I have been with Forbes India since August 2008. I like writing about ideas, events and people at the intersection of business, society and technology. Prior, I was with Economic Times. I am based in Bangalore. Email: firstname.lastname@example.org
Late last year, when iGate placed a series of aggressive ads in leading American newspapers such as New York Times and Wall Street Journal (with captions such as "Conspiracy Uncovered”; “Mega Corporations’ No 1 enemy exposed”) to promote its own outcomes based pricing model many IT executives here were amused because the outcome based pricing came with limitations.
The traditional pricing model was simple, less complicated and easier to scale. Several customers preferred the simplicity of the traditional pricing model. Outcomes based pricing - where a client is charged based on business outcome rather than on the number of hours software engineers put in to write the code - would be a tough sell. But to stand out in the clutter of a scores of Indian IT companies, each indistinguishable from the other, iGate needed a bold new approach. This bold and slightly risky approach was classic Phaneesh Murthy, the then CEO, who was sacked by the board recently.
Invariably described by people who know him as a supremely confident person, Phaneesh himself both understood the enormity of the challenge and his own ability to deal with it. He told Mint last year: "Today, everybody tells me you are not going to succeed, you don’t have the scale, we have hundreds of thousands of employees, you are in a cost-plus model... But I (want to) shift the model to one where technology does more of the work, rather than people doing more of the work. If I can achieve that objective, that will be hugely satisfactory of twice over transforming the industry." Without Phaneesh, iGate will have to seriously reconsider its strategy.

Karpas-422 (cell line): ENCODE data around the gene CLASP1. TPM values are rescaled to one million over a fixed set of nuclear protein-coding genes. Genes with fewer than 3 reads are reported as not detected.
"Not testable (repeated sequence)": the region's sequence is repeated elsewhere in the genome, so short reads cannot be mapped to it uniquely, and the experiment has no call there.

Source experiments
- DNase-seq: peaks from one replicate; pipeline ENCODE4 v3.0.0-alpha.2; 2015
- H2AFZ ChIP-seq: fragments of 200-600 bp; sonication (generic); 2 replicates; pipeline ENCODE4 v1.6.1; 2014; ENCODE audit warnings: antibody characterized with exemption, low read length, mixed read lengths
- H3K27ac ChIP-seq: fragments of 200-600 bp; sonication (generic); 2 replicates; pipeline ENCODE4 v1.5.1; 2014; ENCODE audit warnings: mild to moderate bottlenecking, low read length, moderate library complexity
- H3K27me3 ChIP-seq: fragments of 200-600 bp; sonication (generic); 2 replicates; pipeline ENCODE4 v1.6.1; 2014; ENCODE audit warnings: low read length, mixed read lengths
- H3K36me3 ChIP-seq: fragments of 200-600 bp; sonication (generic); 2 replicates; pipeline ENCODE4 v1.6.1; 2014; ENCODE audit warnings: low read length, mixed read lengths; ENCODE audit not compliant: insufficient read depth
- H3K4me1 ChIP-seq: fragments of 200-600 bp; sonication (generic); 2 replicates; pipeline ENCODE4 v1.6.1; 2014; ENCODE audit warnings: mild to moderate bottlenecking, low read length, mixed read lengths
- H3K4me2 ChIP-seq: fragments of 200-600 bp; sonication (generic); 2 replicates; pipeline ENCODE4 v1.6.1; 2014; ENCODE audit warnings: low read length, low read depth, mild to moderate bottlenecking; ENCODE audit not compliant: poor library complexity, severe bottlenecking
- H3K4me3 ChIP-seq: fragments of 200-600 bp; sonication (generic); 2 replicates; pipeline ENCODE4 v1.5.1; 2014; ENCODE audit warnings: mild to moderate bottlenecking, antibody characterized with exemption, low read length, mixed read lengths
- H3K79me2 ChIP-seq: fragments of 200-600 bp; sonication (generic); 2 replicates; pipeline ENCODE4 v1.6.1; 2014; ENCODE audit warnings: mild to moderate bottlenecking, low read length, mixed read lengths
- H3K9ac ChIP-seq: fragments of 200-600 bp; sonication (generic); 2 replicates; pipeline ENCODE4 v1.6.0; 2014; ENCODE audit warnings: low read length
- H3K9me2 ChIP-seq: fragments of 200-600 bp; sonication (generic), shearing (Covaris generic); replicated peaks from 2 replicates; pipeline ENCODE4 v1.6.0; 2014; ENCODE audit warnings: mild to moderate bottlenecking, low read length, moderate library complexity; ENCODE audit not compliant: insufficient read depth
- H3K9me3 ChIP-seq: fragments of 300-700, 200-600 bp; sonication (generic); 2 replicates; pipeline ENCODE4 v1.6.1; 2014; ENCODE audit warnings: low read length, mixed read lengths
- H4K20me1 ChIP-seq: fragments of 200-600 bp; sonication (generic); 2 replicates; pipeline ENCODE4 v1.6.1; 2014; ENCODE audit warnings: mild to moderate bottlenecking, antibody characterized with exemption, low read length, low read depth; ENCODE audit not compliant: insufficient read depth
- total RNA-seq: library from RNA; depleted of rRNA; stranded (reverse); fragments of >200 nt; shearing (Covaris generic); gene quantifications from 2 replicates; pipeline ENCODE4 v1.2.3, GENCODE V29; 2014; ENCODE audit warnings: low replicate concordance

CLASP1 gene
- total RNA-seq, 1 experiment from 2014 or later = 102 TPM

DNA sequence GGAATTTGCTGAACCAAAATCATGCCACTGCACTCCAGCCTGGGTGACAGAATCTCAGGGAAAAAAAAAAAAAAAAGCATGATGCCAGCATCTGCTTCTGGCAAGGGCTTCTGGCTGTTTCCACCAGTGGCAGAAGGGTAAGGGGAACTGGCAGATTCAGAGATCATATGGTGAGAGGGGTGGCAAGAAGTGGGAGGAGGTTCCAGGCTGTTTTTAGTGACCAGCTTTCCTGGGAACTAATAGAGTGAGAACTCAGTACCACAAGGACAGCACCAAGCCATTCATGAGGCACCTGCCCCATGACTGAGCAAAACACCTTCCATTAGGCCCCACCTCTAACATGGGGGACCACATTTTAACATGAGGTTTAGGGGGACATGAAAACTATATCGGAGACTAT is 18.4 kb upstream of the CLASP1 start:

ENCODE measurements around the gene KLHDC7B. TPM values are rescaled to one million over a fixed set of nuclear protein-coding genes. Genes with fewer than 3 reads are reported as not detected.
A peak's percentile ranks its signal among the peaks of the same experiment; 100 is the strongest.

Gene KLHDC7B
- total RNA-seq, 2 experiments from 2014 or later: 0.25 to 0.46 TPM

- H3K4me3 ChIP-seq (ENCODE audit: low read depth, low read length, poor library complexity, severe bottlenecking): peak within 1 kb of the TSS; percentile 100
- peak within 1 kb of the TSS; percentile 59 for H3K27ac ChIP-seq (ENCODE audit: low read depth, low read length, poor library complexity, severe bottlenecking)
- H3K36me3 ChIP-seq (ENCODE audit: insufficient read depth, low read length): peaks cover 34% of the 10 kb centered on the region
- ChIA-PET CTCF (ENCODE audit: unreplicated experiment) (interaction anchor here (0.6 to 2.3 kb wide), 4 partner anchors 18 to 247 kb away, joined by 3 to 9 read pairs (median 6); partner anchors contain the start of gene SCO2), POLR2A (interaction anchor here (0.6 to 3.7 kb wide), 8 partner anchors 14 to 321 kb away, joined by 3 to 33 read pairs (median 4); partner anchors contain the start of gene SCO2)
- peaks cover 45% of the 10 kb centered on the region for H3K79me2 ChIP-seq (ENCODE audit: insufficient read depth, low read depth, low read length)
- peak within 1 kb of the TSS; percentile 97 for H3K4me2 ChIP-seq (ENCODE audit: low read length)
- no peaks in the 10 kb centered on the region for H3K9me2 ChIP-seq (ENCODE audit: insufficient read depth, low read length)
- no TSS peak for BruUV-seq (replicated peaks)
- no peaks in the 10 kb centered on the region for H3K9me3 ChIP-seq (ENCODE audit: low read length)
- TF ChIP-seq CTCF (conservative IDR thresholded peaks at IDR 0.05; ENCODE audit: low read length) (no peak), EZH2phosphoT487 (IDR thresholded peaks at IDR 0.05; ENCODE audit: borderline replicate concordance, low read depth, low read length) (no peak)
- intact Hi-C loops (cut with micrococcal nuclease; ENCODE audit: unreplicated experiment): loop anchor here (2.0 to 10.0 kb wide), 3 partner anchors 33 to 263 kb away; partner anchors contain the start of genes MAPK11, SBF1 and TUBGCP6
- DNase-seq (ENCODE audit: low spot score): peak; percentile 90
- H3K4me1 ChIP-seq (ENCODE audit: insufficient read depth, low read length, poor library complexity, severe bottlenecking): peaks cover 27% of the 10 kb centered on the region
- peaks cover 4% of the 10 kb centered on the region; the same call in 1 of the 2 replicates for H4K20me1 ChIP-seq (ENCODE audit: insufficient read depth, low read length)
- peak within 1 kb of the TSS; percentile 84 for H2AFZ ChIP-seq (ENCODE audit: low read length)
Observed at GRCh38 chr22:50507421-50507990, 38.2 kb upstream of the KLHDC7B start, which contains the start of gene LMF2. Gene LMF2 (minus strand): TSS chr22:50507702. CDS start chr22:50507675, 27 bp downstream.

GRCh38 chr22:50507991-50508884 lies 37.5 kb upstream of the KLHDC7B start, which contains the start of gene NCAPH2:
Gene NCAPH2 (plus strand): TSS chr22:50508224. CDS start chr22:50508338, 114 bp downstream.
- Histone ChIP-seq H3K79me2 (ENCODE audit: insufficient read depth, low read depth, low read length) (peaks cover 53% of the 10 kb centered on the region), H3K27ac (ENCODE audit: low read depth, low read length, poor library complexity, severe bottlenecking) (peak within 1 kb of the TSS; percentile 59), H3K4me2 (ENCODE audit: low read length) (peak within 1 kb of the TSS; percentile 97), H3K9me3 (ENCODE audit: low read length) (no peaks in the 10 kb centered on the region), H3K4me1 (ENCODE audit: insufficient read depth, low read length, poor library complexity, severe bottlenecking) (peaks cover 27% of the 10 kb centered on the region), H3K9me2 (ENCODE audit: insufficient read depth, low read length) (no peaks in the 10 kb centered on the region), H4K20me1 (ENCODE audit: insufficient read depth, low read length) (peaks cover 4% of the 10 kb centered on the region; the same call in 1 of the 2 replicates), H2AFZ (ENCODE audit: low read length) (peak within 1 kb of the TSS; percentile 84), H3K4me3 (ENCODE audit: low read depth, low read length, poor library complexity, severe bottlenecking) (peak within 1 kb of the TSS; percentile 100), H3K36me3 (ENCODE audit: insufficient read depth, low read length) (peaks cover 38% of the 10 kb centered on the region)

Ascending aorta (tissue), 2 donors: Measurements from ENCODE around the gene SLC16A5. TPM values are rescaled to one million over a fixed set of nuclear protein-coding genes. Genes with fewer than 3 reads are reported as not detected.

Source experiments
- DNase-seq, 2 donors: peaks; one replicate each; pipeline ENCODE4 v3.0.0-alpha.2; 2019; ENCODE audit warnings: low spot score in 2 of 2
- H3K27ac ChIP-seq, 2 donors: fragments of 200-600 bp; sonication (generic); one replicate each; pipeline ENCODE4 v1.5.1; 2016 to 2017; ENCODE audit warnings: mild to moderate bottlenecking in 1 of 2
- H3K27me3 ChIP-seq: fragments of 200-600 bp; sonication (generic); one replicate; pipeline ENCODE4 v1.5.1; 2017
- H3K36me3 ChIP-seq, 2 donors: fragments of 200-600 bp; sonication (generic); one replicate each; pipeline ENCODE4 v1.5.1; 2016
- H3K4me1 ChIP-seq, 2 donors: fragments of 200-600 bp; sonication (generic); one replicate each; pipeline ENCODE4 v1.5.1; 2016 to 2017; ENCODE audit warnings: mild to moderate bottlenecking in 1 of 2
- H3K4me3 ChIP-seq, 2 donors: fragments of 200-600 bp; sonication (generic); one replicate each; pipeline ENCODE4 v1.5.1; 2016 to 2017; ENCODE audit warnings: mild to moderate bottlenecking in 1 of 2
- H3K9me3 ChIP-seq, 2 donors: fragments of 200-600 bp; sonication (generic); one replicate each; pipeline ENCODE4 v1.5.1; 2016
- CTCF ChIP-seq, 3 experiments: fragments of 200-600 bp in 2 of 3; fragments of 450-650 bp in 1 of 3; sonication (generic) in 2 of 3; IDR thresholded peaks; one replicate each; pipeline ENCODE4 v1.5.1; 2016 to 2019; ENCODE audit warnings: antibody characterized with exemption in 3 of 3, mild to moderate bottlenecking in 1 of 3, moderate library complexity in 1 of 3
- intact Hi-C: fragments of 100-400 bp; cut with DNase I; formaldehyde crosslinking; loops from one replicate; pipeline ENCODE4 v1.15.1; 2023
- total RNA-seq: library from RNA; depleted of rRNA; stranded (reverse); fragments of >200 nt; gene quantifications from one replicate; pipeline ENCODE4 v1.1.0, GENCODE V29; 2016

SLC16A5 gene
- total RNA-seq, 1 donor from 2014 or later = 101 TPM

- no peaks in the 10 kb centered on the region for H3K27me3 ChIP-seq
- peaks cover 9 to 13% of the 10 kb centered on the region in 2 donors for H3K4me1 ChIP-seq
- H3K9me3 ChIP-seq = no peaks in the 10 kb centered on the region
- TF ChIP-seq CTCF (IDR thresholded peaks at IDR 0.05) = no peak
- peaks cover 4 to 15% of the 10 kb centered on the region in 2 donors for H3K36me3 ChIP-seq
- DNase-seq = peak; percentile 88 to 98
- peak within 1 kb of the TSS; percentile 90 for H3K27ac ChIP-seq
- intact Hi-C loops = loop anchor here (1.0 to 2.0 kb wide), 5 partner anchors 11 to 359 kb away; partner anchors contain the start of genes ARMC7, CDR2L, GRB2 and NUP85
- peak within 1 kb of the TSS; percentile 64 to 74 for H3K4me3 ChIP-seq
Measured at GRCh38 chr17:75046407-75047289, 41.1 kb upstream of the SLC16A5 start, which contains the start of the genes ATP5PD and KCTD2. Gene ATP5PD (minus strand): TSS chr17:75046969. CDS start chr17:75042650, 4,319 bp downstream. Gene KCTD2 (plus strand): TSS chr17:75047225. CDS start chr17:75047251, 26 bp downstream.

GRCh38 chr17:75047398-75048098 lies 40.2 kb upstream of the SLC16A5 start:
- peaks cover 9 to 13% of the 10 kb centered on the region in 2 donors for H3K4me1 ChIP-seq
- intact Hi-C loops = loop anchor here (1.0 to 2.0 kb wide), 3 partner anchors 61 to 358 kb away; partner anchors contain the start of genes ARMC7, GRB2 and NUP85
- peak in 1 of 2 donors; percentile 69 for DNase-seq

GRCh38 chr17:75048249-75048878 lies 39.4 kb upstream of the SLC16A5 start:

Business historians and management gurus don't look kindly on charisma. Those endowed with it are often impractical (which means their vision is more likely to fail than succeed), they lead their team members into a reality distortion field (there's no feedback) and often destroy shareholder value than create it (the rare exceptions are given a lot of publicity. (The title of Rakesh Khurana's much cited essay on charisma reads: The curse of superstar CEO).
But, charismatic CEOs are often useful for specific purpopse - to transform an organisation or an industry. (Think Steve Jobs) iGate, and in someways even Indian IT sector, was dependent on the charisma of Phaneesh Murthy.
Scale up is difficult in any business but it is even more so in IT services. With every $100 million dollar change in revenue close you have the added complexity of managing approximately 3000-4000 more people. With more people come more processes and complicated workflows. Also, clients prefer to do business with more cash rich and stable firms. In the last 15 years only Cognizant has bucked this trend to become the second largest IT services firm from India.
The bottomline is that if you fall behind on the IT services revenue treadmill you don’t get a second look.
It was expected that iGate, under Murthy, would buck the trend and go on to bigger things. That’s why Apax Partners sunk in $380 million to fund the deal with Patni. There is also a billion dollar of debt on the firm. All this was done with Phaneesh’s reputation as rainmaker.
The consolidation in many ways is still a work in progress. While industry observers tend to look at the transformation of iGate by comparing pre and post-Phaneesh Murthy days (when margins swung from negative to positive, and its revenues grew at a pace that worried competitors) a more useful timeframe is post-Patni acquisition. There the record is mixed. Its margins wavered (in the most recent quarter its gross margins dropped), it has missed its guidance, lost accounts and market share. Its share price movement (even before Phaneesh's removal) in the last three months resembled the hump of a camel. It needed Phaneesh to take the company forward.
With him gone, all those hopes may well be history now! In the end, the business historians and management gurus are probably right about charisma.
iGate was betting too much on it.